What Can Cigarettes Teach Us About Comics?

About a year ago, the U.S. Food and Drug Administration unveiled a series of nine large cigarette package labels that add vivid images to existing text-only warnings about the dangers of smoking. These new “enhanced warning labels” include pictures of corpses, a diseased mouth, lungs, and throat, and infants threatened by second-hand smoke followed by phrases such as “Cigarettes cause cancer” or “Smoking can kill you” and an 800 number for help.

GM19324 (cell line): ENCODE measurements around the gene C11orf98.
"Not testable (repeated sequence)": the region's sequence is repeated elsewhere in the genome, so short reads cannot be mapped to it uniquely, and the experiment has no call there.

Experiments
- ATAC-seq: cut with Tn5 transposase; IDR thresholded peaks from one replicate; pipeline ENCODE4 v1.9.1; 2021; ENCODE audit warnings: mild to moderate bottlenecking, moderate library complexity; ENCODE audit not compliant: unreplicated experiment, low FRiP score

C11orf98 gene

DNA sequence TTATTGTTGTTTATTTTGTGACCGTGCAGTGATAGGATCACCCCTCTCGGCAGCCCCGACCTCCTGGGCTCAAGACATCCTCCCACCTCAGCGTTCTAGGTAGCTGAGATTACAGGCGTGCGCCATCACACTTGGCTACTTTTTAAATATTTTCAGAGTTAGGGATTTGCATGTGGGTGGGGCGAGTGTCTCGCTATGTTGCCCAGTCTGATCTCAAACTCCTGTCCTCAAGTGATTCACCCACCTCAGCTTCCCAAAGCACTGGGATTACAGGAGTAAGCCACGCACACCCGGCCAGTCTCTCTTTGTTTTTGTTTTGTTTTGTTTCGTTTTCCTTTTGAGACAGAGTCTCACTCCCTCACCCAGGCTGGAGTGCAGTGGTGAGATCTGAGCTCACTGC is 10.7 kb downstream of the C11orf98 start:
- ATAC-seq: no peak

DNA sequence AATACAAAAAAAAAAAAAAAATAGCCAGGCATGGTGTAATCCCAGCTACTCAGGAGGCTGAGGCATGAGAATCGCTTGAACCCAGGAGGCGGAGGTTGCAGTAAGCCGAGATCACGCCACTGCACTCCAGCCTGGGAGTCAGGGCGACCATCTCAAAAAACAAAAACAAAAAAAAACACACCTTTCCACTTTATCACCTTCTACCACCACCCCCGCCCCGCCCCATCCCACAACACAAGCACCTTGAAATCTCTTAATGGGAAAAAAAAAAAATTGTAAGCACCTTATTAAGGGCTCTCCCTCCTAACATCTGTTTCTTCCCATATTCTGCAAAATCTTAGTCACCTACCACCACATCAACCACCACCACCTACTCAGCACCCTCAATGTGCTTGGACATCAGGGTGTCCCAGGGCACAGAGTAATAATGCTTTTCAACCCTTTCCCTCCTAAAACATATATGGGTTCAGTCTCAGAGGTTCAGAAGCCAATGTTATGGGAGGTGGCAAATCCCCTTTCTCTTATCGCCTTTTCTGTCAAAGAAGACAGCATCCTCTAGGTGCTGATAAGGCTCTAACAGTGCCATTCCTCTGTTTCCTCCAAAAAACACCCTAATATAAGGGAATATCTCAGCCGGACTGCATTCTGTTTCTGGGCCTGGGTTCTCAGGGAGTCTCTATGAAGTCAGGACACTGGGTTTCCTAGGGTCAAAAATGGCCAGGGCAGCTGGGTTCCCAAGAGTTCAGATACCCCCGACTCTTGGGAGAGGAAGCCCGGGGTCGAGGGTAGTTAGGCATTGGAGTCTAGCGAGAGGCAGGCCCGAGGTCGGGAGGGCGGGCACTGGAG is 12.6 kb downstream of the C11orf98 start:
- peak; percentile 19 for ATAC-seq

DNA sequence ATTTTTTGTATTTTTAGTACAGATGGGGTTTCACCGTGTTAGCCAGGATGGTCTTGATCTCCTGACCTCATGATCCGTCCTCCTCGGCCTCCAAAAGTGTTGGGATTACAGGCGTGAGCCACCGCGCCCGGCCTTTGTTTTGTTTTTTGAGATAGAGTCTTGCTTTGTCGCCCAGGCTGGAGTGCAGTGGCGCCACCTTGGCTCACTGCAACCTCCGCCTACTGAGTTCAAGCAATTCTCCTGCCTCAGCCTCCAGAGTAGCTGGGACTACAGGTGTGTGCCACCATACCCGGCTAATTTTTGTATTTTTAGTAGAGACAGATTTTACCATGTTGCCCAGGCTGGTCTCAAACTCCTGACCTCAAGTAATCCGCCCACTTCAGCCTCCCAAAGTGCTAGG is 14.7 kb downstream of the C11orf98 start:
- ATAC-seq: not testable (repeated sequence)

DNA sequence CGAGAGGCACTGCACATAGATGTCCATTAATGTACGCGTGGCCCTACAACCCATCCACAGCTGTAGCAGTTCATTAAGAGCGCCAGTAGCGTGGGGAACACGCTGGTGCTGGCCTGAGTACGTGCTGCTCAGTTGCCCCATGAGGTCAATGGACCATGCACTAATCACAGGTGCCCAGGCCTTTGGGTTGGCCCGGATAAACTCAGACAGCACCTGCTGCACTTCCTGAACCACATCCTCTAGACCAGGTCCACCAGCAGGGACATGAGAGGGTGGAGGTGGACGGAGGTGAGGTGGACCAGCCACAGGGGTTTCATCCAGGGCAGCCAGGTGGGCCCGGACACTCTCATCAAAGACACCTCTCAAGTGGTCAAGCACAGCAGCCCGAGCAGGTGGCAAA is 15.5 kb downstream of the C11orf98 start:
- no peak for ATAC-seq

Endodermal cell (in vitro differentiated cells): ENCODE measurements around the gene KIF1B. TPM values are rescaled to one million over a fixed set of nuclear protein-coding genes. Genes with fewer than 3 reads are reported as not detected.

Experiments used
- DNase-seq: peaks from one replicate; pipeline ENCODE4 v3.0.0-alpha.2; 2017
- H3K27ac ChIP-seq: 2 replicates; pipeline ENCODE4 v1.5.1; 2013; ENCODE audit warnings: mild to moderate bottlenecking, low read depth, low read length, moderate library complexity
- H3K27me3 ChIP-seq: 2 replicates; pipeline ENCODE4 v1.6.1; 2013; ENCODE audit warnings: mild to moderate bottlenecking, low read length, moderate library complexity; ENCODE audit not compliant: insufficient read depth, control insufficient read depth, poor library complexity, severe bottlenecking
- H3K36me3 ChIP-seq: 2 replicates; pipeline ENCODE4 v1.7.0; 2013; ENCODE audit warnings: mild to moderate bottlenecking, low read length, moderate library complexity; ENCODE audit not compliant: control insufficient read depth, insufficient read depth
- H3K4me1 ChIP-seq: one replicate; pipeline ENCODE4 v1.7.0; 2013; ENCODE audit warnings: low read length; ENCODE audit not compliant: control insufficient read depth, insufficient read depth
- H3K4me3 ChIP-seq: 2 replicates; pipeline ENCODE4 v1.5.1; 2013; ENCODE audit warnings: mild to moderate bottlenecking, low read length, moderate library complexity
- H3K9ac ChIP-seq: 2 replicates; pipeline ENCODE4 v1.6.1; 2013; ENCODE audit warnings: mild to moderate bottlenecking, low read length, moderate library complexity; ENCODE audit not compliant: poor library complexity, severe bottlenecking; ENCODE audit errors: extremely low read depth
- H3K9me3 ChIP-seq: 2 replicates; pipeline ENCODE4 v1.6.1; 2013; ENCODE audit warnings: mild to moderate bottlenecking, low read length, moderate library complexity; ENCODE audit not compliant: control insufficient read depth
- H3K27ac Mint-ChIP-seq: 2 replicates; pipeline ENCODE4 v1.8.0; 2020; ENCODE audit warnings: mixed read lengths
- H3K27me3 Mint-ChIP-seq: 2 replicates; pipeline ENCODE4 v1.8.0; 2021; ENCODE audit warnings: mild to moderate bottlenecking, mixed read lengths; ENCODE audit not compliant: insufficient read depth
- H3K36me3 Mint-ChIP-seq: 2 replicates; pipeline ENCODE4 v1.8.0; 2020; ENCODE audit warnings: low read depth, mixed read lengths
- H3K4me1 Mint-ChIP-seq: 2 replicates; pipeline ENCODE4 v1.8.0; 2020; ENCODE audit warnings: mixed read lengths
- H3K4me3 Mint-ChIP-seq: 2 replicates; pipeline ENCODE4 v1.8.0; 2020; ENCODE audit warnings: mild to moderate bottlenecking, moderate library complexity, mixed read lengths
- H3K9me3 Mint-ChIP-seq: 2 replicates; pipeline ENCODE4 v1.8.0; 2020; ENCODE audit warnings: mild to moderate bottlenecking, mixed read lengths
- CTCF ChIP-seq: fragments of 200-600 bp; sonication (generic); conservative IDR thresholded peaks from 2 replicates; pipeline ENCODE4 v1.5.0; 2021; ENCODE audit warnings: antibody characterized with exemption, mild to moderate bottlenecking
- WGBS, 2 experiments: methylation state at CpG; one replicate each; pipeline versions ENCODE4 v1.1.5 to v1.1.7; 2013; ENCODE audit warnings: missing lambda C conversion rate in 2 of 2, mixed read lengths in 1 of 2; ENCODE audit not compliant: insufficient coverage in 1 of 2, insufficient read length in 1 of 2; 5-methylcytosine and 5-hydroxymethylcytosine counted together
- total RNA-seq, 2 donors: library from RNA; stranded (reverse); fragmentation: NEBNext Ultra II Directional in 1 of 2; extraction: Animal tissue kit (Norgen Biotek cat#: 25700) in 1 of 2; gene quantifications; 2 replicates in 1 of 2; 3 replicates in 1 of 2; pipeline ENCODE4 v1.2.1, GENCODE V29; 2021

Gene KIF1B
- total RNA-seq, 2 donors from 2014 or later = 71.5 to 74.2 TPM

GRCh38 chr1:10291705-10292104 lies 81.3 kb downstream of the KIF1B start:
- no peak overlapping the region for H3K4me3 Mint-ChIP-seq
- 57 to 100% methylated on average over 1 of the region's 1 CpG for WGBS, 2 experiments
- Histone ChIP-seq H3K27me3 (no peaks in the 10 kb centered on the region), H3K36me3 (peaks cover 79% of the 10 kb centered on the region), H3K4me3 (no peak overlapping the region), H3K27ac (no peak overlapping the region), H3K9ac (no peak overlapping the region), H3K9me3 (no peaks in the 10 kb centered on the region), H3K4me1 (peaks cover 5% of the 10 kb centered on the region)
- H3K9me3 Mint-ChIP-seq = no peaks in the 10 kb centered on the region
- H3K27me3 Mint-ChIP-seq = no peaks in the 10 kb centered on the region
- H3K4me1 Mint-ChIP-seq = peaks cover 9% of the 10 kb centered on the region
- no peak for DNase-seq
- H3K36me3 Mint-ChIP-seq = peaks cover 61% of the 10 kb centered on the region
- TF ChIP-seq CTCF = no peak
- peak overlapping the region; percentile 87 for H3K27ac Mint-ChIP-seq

The labeling system, part of the Family Smoking Preventing and Tobacco Control Act of 2009, was to go into effect this September until a group of tobacco companies sued to block the requirement. While one federal judge ruled earlier this year that the warnings violated the free speech of the cigarette makers and granted a preliminary injunction, an appeals court in a related case disagreed, making it likely that the issue will end up before the U.S. Supreme Court.
I was listening to a report about the ongoing case on NPR two weeks ago and I was particularly struck by the kind of language that the judges, federal officials, anti-smoking advocates, and constitutional experts used to describe the images and their impact on consumers. read

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